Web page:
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RSPCA and BVA issue call to end non-stun slaughter
The BVA and RSPCA have called for non-stun slaughter to only be permitted at levels that meet local religious community demand.

Over 120 million animals slaughtered without pre-stunning between October 2017 and September 2018  

The BVA and the RSPCA have issued a joint call to the Government to bring an end to non-stun slaughter.

The call comes as new figures reveal more than 120 million animals were slaughtered between October 2017 and September 2018 without being stunned first.

In a letter to environment secretary Michael Gove, BVA and RSPCA call for a change in legislation in England, which currently allows non-stun slaughter for religious purposes. They also call on the Government to release the 2018 Food Standards Agency slaughter survey results, which were due for release in Autumn 2018.

Until such legislation is implemented, the BVA and the RSPCA would like to see measures introduced to limit animal pain and suffering. These include a call for meat to be labelled with the method of slaughter so that consumers are fully informed about the meat they are buying.

The letter follows a ban on non-stun slaughter in the Flanders region of Belgium, which came into force at the beginning of 2019. Belgium joined Iceland, Sweden, Switzerland and Denmark in making this decision, 'demonstrating that a full ban on non-stun slaughter is possible within EU law.'

“Our concern does not relate to the expression of religious belief but the welfare of animals," said RSPCA chief executive Chris Sherwood. "Until there is a change in the law to end non-stun slaughter, there are several measures the UK Government could introduce to reduce the suffering involved in this practice.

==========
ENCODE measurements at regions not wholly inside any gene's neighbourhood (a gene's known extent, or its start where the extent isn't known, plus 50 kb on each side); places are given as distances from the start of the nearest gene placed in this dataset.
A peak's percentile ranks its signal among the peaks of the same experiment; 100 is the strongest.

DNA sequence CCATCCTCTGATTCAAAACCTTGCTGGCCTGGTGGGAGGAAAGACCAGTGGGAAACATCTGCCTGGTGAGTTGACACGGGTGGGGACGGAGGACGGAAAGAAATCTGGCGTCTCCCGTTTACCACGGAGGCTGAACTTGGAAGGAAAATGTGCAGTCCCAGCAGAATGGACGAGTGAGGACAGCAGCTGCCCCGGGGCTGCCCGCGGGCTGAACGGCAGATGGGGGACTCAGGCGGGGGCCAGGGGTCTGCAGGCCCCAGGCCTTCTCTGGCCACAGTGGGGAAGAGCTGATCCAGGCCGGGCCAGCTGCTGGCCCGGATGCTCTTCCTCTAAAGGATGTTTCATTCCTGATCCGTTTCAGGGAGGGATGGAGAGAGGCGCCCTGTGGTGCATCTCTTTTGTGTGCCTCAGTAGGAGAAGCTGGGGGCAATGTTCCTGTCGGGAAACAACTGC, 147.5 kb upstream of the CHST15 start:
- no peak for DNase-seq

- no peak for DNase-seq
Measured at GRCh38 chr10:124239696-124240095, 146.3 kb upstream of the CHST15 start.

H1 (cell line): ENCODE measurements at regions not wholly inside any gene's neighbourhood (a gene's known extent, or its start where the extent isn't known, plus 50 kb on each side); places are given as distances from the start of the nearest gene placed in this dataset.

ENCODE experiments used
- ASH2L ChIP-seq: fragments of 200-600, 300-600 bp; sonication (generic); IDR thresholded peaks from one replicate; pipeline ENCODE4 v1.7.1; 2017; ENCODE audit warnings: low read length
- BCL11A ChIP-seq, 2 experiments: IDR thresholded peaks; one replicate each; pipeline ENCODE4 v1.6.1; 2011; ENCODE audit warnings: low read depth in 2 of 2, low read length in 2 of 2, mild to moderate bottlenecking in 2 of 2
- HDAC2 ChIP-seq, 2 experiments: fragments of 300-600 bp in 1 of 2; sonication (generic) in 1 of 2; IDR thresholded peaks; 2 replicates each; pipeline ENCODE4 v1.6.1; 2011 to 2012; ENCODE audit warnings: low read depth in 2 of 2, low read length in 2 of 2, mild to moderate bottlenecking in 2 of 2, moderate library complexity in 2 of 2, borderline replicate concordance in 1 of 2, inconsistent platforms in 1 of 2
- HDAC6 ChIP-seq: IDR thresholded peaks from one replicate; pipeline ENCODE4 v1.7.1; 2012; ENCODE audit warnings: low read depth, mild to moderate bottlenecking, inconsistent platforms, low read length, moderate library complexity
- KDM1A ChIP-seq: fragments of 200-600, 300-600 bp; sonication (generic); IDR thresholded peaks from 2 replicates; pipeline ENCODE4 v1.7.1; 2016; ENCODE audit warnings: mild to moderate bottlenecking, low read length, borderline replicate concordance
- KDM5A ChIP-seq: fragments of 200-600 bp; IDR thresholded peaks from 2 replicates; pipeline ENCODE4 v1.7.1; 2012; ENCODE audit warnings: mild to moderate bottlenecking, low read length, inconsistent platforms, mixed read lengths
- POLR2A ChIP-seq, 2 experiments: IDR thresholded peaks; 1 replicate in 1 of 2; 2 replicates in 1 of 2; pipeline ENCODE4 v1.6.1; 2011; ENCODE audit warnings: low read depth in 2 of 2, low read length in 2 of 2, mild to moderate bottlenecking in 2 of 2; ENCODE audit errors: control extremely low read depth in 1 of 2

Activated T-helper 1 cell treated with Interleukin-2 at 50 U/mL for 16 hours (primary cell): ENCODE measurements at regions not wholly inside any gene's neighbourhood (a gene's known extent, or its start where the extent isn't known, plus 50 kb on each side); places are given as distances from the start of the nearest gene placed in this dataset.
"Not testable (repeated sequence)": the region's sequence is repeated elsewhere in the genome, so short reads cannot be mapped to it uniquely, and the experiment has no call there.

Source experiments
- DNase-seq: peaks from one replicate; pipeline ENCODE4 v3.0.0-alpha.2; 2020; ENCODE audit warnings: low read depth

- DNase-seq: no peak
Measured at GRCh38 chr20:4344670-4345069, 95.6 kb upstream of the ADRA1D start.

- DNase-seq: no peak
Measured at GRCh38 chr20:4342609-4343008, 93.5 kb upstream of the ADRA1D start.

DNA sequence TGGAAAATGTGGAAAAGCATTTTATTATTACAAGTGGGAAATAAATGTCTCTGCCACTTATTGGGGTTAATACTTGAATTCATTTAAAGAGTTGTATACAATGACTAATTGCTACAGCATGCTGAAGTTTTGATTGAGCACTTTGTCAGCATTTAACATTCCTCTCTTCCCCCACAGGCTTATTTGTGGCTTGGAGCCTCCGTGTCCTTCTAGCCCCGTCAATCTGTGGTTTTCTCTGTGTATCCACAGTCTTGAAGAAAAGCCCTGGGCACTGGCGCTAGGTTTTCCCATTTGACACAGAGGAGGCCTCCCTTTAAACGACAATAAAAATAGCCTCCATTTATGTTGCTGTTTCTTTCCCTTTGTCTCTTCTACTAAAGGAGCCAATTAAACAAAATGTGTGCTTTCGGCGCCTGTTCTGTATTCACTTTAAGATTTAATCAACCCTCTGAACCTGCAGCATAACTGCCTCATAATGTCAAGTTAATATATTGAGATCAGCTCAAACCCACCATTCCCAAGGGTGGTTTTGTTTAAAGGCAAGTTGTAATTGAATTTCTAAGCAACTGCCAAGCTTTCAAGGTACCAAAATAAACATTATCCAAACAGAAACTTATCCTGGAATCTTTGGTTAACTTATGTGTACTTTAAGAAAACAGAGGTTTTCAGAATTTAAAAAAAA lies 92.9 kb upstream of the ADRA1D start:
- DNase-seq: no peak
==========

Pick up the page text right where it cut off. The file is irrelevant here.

“For example, by ensuring trade deals with other countries do not include non-stun meat or live animals for non-stun slaughter, clear labelling should be adopted to enable consumers to make an informed choice about the meat they buy and how it was slaughtered."

Other calls include non-stun slaughter to only be permitted at levels that meet local religious community demand, and an immediate post-cut stun for cattle, sheep, goats and deer to reduce the period of pain and distress.

BVA President Simon Doherty said: “The UK Government has repeatedly stated it would prefer to see all animals stunned before slaughter but has taken no action to address this critical welfare issue that affects millions of animals every year. It is doubly disappointing that data that would have provided a valuable benchmark for levels of non-stun slaughter in the UK has yet to see the light of day despite assurances throughout last year that it would soon be made public.
 
“There is a huge groundswell of support for a ban on non-stun slaughter, and recent developments in Belgium show that decisive change is possible where public support is matched by political will.
Michael Gove has made clear that he wants to maintain and build on the UK’s reputation as a global leader on animal welfare; banning non-stun slaughter is a surefire way of showing he will deliver on this commitment.
 
“If slaughter without stunning continues to be permitted in the UK, then meat and fish from this source must be clearly labelled, to help customers make informed choices about the food that they buy and eat.”

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Public urged to provide homes for swifts

News Story 1
 The RSPB is calling on the public to help provide new homes for swifts, as figures show the birds' numbers have fallen to less than half what they were 20 years ago.

Swifts arrive in the UK late April-May and can spend up to three months in the country. The RSPB attributes the birds’ decline to modern buildings, which lack the nooks and crannies they need to build nests.

While some house builders have agreed to integrate swift homes into new buildings, the RSPB believes more can be done to help this incredible bird. 'Just, 1,000 additional new nest boxes could make a difference’, the charity said.  

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Omeprazole can be prescribed for the management of gastric ulcers in racehorses; however, studies have recently become available that show no direct effect of omeprazole on performance.

Tim Morris, the Authority’s Director of Equine Science and Welfare, commented: “Medication control in horse racing is essential to allow treatment for good welfare but also to ensure fair racing by medication withdrawal before racing. Trainers have asked for more information, especially on anti-ulcer medications, and we have used existing information to make a harmonised detection time for omeprazole available as soon as we could.”